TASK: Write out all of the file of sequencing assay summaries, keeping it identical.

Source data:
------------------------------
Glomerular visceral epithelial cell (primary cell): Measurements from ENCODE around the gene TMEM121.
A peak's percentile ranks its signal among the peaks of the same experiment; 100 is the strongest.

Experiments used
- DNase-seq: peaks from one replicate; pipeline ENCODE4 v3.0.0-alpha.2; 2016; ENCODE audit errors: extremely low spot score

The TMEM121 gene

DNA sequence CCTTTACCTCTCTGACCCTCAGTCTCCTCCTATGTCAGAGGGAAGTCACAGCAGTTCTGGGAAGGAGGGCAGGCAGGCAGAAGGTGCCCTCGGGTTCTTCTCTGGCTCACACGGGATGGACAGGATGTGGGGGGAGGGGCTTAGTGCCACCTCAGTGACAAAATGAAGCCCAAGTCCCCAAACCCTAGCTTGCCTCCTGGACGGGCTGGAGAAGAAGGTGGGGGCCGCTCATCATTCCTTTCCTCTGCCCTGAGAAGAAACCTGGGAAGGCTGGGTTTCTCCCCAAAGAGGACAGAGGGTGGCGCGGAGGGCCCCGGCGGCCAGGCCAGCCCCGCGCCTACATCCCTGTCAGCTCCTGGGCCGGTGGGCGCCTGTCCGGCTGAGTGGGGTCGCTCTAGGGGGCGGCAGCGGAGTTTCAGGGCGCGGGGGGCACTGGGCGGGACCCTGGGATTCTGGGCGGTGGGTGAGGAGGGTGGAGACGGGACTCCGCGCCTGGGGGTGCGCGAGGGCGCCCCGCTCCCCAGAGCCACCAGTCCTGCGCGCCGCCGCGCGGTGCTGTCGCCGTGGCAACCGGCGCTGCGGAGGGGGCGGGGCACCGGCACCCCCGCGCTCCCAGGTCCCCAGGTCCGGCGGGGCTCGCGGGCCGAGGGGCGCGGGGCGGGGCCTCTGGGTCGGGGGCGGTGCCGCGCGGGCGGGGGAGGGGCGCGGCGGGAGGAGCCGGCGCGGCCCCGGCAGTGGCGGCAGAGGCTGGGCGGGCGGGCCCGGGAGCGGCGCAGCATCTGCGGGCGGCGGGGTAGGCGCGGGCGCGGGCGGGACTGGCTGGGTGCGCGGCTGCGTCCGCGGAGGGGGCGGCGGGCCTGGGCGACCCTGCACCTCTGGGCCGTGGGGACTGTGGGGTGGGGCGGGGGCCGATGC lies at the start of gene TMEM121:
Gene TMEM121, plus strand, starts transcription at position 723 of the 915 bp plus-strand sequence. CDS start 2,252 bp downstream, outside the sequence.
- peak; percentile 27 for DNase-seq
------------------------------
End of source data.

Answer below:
Glomerular visceral epithelial cell (primary cell): Measurements from ENCODE around the gene TMEM121.
A peak's percentile ranks its signal among the peaks of the same experiment; 100 is the strongest.

Experiments used
- DNase-seq: peaks from one replicate; pipeline ENCODE4 v3.0.0-alpha.2; 2016; ENCODE audit errors: extremely low spot score

The TMEM121 gene

DNA sequence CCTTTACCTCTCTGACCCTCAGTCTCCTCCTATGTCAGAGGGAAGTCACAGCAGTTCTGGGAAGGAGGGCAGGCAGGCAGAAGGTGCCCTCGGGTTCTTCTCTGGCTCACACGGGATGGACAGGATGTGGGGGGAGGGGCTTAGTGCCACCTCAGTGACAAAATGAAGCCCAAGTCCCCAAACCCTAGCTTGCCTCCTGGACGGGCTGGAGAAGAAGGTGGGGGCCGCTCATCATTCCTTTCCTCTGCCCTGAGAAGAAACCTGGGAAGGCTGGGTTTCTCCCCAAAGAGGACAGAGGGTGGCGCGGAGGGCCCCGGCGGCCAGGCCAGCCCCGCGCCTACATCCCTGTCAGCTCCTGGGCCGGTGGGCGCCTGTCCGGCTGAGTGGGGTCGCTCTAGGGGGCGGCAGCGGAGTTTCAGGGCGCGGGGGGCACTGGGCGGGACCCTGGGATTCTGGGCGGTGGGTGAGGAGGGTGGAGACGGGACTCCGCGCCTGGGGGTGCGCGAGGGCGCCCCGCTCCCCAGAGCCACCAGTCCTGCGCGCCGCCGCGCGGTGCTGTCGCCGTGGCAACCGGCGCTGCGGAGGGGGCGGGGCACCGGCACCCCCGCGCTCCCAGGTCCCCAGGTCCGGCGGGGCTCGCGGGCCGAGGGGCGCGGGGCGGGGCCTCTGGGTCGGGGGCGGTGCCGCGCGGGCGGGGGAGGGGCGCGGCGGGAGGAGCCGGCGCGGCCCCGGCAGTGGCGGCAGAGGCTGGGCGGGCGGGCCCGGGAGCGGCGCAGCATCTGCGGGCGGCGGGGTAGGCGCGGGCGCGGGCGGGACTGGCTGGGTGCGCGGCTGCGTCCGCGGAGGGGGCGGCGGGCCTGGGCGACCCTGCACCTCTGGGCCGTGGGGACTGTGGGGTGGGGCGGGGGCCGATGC lies at the start of gene TMEM121:
Gene TMEM121, plus strand, starts transcription at position 723 of the 915 bp plus-strand sequence. CDS start 2,252 bp downstream, outside the sequence.
- peak; percentile 27 for DNase-seq